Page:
The Missouri State Teachers Association (MSTA) has finally won its war against a new law regarding social networking with students. State Governor Jay Nixon has repealed the recently passed law and has signed Senate Bill 1 (PDF). In a signing statement, Nixon wrote that SB1 "is not perfect, but the alternative of educators having to conform to the unreasonable restrictions of the Senate Committee Substitute of Senate Bill No. 54 is a far worse result."
Last month, the Missouri House passed the new bill in a vote of 139 to 2 after the Senate passed the new bill unanimously. SB1 requires every school district to have a written policy concerning employee-student communication by March 1, 2012, but does not specify what the policy should include.
Three months ago, Nixon signed Senate Bill 54, which was supposed to go into effect on August 28, 2011 in the state of Missouri. It included many other provisions that MSTA supported, and which remain untouched by this change.
The bill, also known as the Amy Hestir Student Protection Act, aims to fight inappropriate contact between students and teachers, including protecting children from sexual misconduct by their educators. It is named after a Missouri public school student who was repeatedly molested by a teacher several decades ago.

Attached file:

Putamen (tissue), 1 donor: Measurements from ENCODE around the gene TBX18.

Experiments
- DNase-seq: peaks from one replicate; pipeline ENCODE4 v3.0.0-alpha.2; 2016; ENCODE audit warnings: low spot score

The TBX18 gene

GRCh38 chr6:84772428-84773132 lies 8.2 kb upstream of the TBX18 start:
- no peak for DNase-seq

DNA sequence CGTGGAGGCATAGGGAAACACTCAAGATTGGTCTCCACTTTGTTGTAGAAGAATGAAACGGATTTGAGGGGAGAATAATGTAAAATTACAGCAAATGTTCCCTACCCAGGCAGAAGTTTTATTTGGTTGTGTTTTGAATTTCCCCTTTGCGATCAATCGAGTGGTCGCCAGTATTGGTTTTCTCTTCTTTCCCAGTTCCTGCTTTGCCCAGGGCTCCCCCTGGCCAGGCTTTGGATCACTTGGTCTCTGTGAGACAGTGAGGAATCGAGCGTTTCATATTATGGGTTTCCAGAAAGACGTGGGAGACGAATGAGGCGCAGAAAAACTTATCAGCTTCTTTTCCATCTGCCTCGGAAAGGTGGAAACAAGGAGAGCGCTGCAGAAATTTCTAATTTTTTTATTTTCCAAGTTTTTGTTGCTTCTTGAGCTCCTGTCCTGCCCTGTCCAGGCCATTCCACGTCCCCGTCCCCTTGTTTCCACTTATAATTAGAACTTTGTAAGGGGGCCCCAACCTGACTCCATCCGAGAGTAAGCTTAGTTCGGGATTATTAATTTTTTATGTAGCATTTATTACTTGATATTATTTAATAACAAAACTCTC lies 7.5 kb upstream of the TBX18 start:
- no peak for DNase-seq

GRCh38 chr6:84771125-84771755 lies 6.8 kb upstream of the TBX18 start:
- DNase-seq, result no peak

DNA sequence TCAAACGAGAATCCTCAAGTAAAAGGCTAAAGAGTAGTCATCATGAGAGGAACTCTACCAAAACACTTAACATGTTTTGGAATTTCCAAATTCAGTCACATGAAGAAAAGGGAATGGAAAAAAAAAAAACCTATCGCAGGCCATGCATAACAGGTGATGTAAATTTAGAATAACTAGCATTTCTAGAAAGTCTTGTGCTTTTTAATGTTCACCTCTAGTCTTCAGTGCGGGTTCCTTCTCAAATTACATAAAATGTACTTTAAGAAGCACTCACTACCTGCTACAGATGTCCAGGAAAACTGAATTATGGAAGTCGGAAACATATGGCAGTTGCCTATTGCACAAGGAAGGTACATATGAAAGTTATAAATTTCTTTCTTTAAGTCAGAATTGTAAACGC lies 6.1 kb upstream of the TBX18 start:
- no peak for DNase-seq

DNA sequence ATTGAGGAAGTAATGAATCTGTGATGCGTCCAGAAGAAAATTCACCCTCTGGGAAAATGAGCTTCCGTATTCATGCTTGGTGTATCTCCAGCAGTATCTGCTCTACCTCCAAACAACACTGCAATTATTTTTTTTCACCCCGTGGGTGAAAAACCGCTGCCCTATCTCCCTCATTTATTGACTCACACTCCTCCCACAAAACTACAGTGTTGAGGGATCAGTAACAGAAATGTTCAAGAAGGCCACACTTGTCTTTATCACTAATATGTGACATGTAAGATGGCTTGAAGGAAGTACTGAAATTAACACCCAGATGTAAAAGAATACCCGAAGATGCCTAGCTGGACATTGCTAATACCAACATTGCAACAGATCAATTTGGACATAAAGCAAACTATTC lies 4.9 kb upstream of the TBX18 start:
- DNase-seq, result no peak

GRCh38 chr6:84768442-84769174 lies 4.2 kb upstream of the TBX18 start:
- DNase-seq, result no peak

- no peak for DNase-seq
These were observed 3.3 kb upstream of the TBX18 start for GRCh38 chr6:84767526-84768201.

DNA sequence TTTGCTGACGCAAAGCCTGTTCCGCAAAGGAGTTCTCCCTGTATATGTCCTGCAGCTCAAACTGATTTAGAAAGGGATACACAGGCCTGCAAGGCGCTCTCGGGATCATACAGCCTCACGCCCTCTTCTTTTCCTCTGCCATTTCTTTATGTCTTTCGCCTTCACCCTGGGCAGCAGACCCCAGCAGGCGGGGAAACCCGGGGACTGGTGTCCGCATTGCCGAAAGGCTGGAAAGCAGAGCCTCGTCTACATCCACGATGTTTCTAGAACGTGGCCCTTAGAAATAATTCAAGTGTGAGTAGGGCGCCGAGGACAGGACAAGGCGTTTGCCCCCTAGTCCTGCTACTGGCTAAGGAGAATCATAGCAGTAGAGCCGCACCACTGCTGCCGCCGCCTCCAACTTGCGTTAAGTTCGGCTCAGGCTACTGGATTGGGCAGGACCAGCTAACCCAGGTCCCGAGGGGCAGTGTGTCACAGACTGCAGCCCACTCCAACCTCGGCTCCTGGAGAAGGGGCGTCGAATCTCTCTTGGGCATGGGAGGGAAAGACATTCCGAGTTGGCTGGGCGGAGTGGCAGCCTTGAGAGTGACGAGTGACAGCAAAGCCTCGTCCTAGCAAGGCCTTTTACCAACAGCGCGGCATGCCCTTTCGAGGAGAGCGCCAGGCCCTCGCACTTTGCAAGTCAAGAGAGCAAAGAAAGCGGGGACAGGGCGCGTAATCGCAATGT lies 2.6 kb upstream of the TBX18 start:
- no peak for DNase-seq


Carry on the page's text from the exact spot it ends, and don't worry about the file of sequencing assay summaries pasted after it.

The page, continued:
Among other things, it was meant to ban direct social networking contact between teachers and students in the hopes of setting more distinct boundaries on the relationships between the two. The law said teachers would still be able to have a Facebook Page for interacting with students on a slightly more personal level, as long it's still work-related. It's the actual friending, messaging, and whatever other direct connection you can make on a social network that was to be banned.
The law was written broadly enough to prohibit teachers from communicating privately with students over the Internet, inhibiting educators' ability to converse with students via text messaging and social networks. As I outlined two months ago, teachers and students couldn't be Facebook friends, since the communication had to be visible to both the district and parents.
Many teachers and administrators interpreted this to mean that teachers would be forbidden to contact students via Facebook or text message, and that they could also not use educational products such as Moodle. Furthermore, many teachers feared they would be penalized for being friends with their own children on Facebook.
Now that SB1 has replaced SB54, teachers no longer need to worry about communicating with students via social networks.
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